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Tamiflu Resistance Continues to Expand in the United States
Recombinomics Commentary 23:10
December 31, 2009

A total of 50 cases of oseltamivir resistant 2009 influenza A (H1N1) viruses have been identified in the United States since April 2009, including four newly identified cases since last week. In specimens collected since September 1, 2009, 40 cases have been identified in the United States.

The above comments from the latest (week 51) influenza update by the CDC indicates that the detection rate of H274Y in the United States remains high. Only 61 new cases were tested in the past week, yet four had H274Y.  The rate has exploded in the past 6 weeks in the US and across the northern hemisphere, raising concerns that H274Y will pair up with receptor binding domain changes at position 225, leading to widespread resistance as was seen in H1N1 seasonal flu.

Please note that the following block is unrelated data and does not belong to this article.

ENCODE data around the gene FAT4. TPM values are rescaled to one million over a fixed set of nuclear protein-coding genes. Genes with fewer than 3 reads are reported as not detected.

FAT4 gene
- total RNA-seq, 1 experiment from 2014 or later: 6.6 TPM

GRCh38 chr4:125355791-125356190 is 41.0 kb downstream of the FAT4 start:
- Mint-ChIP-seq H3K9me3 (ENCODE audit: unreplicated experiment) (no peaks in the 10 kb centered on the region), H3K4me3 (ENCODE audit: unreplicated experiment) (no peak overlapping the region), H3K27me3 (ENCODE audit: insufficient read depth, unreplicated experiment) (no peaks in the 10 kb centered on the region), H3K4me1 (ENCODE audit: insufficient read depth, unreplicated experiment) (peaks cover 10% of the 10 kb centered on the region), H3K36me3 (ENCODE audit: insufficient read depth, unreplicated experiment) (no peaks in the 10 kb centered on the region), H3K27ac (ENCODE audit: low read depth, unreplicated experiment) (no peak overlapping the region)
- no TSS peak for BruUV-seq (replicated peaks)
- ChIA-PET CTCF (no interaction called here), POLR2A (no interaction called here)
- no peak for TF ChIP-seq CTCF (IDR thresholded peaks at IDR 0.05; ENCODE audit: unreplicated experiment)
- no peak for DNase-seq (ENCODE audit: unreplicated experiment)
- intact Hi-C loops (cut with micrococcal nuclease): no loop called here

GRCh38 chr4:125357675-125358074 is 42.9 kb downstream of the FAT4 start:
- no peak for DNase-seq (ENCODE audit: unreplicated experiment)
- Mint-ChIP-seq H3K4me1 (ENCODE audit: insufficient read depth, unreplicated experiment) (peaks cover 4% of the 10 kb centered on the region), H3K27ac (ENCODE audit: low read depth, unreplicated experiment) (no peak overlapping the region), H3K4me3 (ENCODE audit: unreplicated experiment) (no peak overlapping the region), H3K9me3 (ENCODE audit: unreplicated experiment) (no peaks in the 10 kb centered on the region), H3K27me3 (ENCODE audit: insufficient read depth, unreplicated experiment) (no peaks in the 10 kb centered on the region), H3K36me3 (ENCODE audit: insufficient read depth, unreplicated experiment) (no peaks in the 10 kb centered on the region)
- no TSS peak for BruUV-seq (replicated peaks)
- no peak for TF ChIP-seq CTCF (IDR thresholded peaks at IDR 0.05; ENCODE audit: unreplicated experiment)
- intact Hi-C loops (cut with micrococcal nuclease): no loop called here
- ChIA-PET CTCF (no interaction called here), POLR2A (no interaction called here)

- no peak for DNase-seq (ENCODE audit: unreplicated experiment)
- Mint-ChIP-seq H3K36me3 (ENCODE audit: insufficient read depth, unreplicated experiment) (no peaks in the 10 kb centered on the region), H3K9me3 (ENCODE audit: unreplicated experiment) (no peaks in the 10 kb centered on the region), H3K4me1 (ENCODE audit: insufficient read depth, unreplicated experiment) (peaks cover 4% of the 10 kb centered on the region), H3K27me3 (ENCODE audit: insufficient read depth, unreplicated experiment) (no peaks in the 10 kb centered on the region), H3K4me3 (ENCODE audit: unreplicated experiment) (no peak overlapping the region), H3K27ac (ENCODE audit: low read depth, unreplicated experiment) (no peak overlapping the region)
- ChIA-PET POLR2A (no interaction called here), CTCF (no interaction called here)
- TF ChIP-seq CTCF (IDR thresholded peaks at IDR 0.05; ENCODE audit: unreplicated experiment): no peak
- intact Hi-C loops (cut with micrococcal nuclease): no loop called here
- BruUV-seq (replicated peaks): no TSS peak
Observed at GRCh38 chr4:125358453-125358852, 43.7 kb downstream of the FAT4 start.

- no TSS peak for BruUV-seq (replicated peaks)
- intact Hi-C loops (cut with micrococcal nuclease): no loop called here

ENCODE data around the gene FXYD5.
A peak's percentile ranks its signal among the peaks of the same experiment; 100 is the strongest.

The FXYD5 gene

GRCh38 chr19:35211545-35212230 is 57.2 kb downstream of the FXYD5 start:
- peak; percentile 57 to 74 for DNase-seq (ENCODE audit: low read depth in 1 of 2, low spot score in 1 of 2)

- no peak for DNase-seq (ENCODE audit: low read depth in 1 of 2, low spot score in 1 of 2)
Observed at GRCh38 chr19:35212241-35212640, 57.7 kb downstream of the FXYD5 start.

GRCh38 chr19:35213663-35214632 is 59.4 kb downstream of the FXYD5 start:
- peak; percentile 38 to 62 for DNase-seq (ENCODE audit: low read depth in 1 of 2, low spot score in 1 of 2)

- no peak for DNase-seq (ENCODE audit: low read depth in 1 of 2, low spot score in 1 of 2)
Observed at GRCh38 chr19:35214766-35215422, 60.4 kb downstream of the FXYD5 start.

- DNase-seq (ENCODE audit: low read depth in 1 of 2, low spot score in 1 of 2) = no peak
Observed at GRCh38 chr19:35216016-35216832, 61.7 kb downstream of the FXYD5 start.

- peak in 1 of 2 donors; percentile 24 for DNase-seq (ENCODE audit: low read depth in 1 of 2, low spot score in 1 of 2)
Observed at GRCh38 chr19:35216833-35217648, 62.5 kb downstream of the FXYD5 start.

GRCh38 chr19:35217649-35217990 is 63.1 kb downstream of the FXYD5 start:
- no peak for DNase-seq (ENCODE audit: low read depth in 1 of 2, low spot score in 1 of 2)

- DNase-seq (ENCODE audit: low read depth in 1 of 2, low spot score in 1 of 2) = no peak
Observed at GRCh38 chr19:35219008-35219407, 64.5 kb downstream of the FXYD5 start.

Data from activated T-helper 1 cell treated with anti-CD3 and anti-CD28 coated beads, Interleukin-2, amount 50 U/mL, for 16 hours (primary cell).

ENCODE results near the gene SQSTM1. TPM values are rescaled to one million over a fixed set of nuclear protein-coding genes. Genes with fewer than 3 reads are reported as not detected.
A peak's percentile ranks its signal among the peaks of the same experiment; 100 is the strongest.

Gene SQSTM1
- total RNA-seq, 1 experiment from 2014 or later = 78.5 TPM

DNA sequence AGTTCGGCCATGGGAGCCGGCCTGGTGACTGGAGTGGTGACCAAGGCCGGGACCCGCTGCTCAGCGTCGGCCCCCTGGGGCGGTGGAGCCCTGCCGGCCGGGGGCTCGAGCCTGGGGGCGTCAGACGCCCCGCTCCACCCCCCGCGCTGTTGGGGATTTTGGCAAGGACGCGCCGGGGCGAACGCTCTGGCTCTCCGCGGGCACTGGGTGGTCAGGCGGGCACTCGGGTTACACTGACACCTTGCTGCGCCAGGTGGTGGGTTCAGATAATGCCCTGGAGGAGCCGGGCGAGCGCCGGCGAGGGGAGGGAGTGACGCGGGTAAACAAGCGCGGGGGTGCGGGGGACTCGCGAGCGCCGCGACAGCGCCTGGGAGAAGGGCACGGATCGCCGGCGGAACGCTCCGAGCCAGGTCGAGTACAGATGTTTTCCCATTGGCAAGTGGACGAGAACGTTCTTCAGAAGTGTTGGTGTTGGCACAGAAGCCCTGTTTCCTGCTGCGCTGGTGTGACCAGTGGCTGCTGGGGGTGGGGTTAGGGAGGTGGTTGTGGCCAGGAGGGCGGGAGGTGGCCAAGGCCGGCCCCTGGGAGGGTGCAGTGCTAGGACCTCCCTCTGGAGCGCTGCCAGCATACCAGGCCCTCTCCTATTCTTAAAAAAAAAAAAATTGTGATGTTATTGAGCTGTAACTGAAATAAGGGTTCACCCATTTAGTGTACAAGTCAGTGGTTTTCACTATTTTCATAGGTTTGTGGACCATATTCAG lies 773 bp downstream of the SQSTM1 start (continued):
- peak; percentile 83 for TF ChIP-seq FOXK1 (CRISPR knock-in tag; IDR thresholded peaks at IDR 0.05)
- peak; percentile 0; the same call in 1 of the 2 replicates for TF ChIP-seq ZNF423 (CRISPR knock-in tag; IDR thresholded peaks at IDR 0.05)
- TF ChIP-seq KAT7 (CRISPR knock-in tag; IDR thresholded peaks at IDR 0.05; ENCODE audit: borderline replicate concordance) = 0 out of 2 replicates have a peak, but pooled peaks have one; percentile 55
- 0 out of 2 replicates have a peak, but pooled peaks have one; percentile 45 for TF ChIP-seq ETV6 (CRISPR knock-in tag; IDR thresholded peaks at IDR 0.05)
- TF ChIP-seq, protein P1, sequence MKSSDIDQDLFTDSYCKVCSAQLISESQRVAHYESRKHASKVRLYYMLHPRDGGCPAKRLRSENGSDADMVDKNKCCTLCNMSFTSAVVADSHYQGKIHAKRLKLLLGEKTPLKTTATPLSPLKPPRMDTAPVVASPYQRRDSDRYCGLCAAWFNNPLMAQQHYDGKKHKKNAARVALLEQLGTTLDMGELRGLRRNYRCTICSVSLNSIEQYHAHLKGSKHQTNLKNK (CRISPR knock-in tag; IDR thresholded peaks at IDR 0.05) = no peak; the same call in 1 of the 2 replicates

Pandemic H1N1 rates continue to decline in the US, setting the stage for a new variant in the next several weeks as temperatures drop across the northern hemisphere.  Once again there were no cases of seasonal H1N1 or H3N2 detected, and influenza B detection also fell to zero, increasing concerns that the pandemic H1N1 will crowd out influenza A, as well as influenza B, paving the way for the emergence of multiple variants of pandemic H1N1, which is far more dangerous than seasonal flu. 

The steady rise in H274Y, coupled with increases in D225G/N increase those concerns.

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